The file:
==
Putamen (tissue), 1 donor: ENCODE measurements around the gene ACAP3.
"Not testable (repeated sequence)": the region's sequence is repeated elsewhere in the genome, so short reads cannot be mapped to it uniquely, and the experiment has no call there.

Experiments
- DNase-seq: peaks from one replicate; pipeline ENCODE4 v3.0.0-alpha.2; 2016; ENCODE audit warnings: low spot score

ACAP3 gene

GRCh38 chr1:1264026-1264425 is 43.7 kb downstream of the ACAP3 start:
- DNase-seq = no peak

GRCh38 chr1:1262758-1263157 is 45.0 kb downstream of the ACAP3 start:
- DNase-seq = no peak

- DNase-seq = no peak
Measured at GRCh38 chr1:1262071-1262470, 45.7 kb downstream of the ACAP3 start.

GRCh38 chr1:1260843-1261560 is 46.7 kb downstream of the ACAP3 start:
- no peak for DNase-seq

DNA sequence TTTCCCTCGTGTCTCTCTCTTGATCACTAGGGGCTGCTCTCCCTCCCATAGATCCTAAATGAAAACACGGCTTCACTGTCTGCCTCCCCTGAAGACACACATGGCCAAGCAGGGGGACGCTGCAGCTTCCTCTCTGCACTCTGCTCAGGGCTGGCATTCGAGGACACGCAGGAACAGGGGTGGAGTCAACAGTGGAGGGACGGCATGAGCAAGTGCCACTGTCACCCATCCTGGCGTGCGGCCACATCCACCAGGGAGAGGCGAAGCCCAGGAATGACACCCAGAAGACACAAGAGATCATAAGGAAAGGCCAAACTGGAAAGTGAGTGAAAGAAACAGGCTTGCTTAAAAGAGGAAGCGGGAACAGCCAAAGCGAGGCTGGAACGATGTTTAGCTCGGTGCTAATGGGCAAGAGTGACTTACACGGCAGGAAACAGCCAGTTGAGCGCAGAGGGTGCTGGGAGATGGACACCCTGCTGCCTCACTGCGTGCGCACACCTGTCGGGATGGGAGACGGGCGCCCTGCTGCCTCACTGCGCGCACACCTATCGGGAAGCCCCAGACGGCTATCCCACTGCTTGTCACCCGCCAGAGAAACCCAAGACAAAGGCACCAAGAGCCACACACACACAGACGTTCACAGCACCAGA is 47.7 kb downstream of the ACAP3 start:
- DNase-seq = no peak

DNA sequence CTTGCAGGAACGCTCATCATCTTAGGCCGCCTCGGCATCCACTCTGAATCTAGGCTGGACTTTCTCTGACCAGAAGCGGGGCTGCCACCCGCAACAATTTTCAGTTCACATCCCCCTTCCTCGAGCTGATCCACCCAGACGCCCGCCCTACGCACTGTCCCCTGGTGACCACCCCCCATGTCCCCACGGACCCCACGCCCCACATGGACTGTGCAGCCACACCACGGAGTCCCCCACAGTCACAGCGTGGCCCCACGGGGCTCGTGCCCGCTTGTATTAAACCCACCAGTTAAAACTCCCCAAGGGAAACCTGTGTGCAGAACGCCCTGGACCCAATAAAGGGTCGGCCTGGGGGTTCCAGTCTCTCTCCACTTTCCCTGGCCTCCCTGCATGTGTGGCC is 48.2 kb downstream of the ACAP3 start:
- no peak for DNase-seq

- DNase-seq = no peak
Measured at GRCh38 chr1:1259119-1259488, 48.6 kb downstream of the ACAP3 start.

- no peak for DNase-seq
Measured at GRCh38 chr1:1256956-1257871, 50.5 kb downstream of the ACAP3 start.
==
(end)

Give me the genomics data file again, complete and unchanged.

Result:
Putamen (tissue), 1 donor: ENCODE measurements around the gene ACAP3.
"Not testable (repeated sequence)": the region's sequence is repeated elsewhere in the genome, so short reads cannot be mapped to it uniquely, and the experiment has no call there.

Experiments
- DNase-seq: peaks from one replicate; pipeline ENCODE4 v3.0.0-alpha.2; 2016; ENCODE audit warnings: low spot score

ACAP3 gene

GRCh38 chr1:1264026-1264425 is 43.7 kb downstream of the ACAP3 start:
- DNase-seq = no peak

GRCh38 chr1:1262758-1263157 is 45.0 kb downstream of the ACAP3 start:
- DNase-seq = no peak

- DNase-seq = no peak
Measured at GRCh38 chr1:1262071-1262470, 45.7 kb downstream of the ACAP3 start.

GRCh38 chr1:1260843-1261560 is 46.7 kb downstream of the ACAP3 start:
- no peak for DNase-seq

DNA sequence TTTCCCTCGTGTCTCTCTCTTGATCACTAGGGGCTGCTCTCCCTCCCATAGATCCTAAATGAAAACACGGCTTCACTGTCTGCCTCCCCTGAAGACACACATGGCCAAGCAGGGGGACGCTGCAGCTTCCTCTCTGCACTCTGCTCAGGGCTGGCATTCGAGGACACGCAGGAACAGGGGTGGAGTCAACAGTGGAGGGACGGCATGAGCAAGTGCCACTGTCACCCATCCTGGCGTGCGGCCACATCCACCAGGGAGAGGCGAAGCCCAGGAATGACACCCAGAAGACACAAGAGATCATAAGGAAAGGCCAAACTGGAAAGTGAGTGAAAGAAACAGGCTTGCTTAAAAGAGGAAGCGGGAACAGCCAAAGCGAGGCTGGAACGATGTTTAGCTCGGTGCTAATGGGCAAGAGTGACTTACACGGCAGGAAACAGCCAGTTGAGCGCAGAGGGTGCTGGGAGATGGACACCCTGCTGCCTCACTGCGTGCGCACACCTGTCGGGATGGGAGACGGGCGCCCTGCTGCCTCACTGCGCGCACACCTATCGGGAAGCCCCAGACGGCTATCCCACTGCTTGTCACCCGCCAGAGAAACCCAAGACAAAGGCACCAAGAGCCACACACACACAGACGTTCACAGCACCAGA is 47.7 kb downstream of the ACAP3 start:
- DNase-seq = no peak

DNA sequence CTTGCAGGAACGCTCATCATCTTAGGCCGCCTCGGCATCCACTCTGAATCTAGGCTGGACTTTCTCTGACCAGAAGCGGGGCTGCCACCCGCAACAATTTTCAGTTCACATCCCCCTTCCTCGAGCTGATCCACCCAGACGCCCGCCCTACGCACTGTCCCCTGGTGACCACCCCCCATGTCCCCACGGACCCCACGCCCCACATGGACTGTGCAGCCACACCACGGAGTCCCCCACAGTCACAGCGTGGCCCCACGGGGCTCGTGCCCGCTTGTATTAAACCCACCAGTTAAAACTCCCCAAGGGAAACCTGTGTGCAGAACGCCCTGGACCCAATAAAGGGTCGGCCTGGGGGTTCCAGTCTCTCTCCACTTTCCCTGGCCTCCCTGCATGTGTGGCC is 48.2 kb downstream of the ACAP3 start:
- no peak for DNase-seq

- DNase-seq = no peak
Measured at GRCh38 chr1:1259119-1259488, 48.6 kb downstream of the ACAP3 start.

- no peak for DNase-seq
Measured at GRCh38 chr1:1256956-1257871, 50.5 kb downstream of the ACAP3 start.